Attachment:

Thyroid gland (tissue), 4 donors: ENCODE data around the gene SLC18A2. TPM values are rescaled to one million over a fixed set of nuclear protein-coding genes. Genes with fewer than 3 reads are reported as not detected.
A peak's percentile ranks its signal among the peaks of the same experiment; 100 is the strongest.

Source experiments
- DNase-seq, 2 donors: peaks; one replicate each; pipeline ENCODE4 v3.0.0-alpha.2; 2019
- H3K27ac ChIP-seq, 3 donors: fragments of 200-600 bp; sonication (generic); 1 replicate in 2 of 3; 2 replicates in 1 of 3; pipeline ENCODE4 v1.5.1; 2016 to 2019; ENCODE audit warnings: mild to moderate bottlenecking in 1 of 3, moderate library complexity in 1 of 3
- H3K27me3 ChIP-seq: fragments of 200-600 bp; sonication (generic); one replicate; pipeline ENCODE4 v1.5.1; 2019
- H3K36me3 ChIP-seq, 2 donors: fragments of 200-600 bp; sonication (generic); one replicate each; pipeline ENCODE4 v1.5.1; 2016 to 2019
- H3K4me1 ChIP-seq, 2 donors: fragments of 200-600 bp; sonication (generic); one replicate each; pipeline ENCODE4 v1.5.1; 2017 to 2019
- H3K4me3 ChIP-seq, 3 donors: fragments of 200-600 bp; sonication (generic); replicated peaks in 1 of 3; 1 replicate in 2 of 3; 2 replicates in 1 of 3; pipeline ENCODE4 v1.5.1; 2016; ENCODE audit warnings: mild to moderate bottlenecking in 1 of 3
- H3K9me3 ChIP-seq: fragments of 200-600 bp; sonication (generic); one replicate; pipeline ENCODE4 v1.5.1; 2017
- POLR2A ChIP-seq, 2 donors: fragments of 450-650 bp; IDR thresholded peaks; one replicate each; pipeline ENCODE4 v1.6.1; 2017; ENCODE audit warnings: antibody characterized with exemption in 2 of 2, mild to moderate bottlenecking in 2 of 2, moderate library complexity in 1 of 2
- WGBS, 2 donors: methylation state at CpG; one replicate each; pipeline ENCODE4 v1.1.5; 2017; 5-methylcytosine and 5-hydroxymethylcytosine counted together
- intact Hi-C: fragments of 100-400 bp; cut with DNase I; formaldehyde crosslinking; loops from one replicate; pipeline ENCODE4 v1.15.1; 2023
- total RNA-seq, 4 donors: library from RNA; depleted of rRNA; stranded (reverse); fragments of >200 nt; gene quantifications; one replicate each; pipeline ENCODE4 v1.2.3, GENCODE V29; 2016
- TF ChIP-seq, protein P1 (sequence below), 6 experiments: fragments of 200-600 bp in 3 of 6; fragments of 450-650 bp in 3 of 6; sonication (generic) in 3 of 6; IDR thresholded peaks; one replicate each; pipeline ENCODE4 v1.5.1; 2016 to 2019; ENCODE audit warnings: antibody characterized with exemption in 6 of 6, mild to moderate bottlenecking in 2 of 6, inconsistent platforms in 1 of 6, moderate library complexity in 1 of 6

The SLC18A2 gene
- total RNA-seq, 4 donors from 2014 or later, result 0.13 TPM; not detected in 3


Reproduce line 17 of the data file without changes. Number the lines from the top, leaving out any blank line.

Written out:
- total RNA-seq, 4 donors from 2014 or later, result 0.13 TPM; not detected in 3